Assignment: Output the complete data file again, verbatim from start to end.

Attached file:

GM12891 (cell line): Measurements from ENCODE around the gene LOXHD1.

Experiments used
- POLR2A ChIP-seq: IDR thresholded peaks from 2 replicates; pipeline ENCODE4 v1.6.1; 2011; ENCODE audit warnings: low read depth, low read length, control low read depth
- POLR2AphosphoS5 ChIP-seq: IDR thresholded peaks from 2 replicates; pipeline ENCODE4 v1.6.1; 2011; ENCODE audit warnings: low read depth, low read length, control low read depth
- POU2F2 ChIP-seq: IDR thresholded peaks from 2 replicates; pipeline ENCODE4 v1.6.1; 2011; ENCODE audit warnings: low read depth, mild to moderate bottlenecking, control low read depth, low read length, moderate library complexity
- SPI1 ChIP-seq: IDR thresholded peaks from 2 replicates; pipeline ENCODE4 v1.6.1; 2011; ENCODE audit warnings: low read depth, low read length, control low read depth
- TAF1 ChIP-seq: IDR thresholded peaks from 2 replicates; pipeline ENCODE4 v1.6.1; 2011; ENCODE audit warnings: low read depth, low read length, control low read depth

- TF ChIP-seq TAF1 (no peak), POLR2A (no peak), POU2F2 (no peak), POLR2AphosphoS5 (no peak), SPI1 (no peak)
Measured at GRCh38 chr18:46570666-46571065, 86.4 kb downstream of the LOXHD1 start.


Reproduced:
GM12891 (cell line): Measurements from ENCODE around the gene LOXHD1.

Experiments used
- POLR2A ChIP-seq: IDR thresholded peaks from 2 replicates; pipeline ENCODE4 v1.6.1; 2011; ENCODE audit warnings: low read depth, low read length, control low read depth
- POLR2AphosphoS5 ChIP-seq: IDR thresholded peaks from 2 replicates; pipeline ENCODE4 v1.6.1; 2011; ENCODE audit warnings: low read depth, low read length, control low read depth
- POU2F2 ChIP-seq: IDR thresholded peaks from 2 replicates; pipeline ENCODE4 v1.6.1; 2011; ENCODE audit warnings: low read depth, mild to moderate bottlenecking, control low read depth, low read length, moderate library complexity
- SPI1 ChIP-seq: IDR thresholded peaks from 2 replicates; pipeline ENCODE4 v1.6.1; 2011; ENCODE audit warnings: low read depth, low read length, control low read depth
- TAF1 ChIP-seq: IDR thresholded peaks from 2 replicates; pipeline ENCODE4 v1.6.1; 2011; ENCODE audit warnings: low read depth, low read length, control low read depth

- TF ChIP-seq TAF1 (no peak), POLR2A (no peak), POU2F2 (no peak), POLR2AphosphoS5 (no peak), SPI1 (no peak)
Measured at GRCh38 chr18:46570666-46571065, 86.4 kb downstream of the LOXHD1 start.